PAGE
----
The Gilroy Rotary this week kicked off Hispanic Heritage month, which runs from Sept. 15-Oct. 16 and celebrates the great diversity of our town.
It was organized by furniture magnate Jaime Rosso and educator Rachel Perez, who is running for the Gavilan College Board of Trustees. The celebration started with one of the all-time great mariachi bands, Mariachi Estelar, performing in Spanish with a special request in English (Elvis’s “Angel Baby”). Mariachi Estelar is led by Jorge Rodriguez and was established in Gilroy by Jose & Anna Montes and their family. They train new students at the Gilroy Mariachi Academy.
One of the singers stunned the audience by holding a note for what seemed like five minutes. Rodriguez explained to listeners the background and history of the music. It was an education about what many in the non-Latin minority of Gilroy have heard, but may not have understood for its subtleties and techniques. The singer explained how he held the note and the practice and skill in doing something so seemingly impossible using his “chest voice” and his “head voice.” Some people are born with the ability, he said, and others take years to achieve it.
The show was as educational as it was fun. Rodriguez got the audience to sing along, even those with limited Spanish. This is a band everyone should book for parties and at $400 a gig, they are a steal!
Jose and Anna’s daughters, Geraldine and Moriah, played exquisite violins and sang tight harmonies that soared to the heavens. They are studying at Santa Clara University and spreading the gospel of mariachi there. Moriah will be taking over the mariachi program at the University that Geraldine’s boyfriend Anthony Angeles started there.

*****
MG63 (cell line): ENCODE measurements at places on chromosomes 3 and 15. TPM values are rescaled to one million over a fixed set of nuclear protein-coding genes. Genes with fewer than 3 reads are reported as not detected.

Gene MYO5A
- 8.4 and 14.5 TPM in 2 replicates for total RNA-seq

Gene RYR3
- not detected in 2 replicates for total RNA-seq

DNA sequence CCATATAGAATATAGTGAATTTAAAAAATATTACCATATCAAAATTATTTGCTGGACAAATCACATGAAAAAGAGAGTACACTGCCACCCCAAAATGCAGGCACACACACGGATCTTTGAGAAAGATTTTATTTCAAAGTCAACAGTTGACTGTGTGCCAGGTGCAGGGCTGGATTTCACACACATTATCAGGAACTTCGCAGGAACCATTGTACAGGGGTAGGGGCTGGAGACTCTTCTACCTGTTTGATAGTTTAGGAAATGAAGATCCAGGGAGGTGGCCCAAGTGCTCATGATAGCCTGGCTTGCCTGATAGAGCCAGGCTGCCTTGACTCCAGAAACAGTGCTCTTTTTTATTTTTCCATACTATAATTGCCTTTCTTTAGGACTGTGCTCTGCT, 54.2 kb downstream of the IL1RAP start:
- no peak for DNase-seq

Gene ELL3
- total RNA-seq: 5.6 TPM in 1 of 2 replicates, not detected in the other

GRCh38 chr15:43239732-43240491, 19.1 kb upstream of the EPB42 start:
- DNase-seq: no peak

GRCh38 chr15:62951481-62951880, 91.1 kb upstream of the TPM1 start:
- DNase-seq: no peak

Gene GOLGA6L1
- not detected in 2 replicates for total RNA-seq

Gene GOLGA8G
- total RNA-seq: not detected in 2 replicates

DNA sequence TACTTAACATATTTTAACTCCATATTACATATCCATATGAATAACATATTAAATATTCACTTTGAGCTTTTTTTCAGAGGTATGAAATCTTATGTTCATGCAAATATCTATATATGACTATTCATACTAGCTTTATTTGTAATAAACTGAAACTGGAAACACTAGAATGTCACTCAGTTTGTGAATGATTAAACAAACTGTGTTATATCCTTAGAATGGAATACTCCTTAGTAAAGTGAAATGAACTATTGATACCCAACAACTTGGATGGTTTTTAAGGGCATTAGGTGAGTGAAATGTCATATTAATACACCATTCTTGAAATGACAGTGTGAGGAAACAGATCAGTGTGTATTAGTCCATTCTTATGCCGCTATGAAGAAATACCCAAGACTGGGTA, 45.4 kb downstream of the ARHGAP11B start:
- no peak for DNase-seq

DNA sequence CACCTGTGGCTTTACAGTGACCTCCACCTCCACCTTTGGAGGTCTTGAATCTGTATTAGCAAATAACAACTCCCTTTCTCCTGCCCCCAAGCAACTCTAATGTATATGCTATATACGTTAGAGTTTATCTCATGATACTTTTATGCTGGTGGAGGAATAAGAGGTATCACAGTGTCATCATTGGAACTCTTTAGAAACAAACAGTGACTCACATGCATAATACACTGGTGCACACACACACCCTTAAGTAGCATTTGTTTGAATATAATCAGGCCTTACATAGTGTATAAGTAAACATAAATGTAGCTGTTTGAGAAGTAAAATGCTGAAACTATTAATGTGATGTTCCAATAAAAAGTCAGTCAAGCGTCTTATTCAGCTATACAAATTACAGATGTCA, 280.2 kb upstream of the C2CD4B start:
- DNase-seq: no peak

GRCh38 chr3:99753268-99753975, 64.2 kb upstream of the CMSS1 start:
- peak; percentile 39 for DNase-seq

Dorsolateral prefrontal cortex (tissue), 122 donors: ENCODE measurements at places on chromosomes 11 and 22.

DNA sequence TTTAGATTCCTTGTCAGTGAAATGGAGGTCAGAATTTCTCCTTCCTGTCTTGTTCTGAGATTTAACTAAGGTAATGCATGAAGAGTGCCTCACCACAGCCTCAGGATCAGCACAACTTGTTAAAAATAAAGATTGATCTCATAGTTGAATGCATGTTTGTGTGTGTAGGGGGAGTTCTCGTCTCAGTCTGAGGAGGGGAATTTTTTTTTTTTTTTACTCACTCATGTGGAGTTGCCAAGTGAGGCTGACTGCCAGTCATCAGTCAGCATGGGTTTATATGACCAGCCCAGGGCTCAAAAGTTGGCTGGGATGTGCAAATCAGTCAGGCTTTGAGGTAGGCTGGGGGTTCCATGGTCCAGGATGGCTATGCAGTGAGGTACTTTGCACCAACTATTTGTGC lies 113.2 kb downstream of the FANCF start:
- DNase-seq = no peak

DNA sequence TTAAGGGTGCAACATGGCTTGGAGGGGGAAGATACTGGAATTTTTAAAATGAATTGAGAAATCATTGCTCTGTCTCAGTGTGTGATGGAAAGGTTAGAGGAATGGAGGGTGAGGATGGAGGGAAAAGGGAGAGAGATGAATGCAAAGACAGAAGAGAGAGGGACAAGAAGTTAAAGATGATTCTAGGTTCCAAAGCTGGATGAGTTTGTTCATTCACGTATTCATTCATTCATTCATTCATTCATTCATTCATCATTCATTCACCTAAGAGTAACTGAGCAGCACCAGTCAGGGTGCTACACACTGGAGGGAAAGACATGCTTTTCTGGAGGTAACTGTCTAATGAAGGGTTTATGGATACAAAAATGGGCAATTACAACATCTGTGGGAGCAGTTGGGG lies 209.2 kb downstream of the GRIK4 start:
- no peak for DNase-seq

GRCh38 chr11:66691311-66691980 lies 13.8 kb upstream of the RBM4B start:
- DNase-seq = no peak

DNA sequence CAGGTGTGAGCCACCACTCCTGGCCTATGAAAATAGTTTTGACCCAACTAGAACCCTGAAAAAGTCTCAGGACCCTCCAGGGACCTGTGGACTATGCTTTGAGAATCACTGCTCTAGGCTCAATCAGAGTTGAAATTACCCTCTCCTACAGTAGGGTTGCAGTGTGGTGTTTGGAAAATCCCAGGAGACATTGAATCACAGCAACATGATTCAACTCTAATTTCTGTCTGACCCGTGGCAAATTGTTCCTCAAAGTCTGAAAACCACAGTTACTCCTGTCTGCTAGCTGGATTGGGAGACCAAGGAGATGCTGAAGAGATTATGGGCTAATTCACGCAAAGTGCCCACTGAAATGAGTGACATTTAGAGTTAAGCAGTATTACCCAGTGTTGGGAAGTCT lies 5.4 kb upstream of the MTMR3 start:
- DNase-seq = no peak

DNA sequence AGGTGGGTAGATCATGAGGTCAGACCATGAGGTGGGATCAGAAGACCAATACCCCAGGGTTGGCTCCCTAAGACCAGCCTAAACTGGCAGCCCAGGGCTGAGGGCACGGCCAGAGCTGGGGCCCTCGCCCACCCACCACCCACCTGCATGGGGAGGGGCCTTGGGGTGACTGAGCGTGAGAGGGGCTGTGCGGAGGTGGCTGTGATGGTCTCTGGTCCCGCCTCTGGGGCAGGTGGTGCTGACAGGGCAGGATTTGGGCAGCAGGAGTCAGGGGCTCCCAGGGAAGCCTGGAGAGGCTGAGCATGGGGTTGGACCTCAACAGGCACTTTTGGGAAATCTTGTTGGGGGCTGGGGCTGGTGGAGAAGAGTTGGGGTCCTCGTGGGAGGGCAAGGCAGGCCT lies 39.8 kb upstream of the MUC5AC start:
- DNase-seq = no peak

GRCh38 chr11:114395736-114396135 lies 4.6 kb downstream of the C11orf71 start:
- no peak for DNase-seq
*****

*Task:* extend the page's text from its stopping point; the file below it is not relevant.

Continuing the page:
Speakers included Father Jose Rubio from Saint Mary’s, who baptized both of Jaime’s daughters and Rachel’s oldest daughter. Father Rubio gave the history of Hispanics in the United States since the 1800s.
He talked about Jose Franco, who was born in Gilroy, went to Gilroy High School, graduated from Boston University and went on to become a superior court judge in Santa Clara County. Franco is one of only six Latinos to become a superior court judge in the United States.
Another important speaker was Art Baron who is the president of CARAS, the community agency for Resources, Advocacy, and Services, which promotes social justice and Latino culture in the county. Art has sat on the Youth Alliance board, planning commission, Gilroy Prep, Leadership Gilroy Board, and was involved in South County Housing. CARAS will be hosting their annual Tamal Festival Oct. 2 in Downtown Gilroy.
It wasn’t just mariachis and yummy food. Another highlight of the day was the presence of Gilroy resident Theodor Carpenetti who turns 100 on Saturday, Sept. 17. His nephew is a Rotarian from out of state and brought his uncle to lunch as a treat. On Friday, the Gilroy Senior Center will be celebrating his century.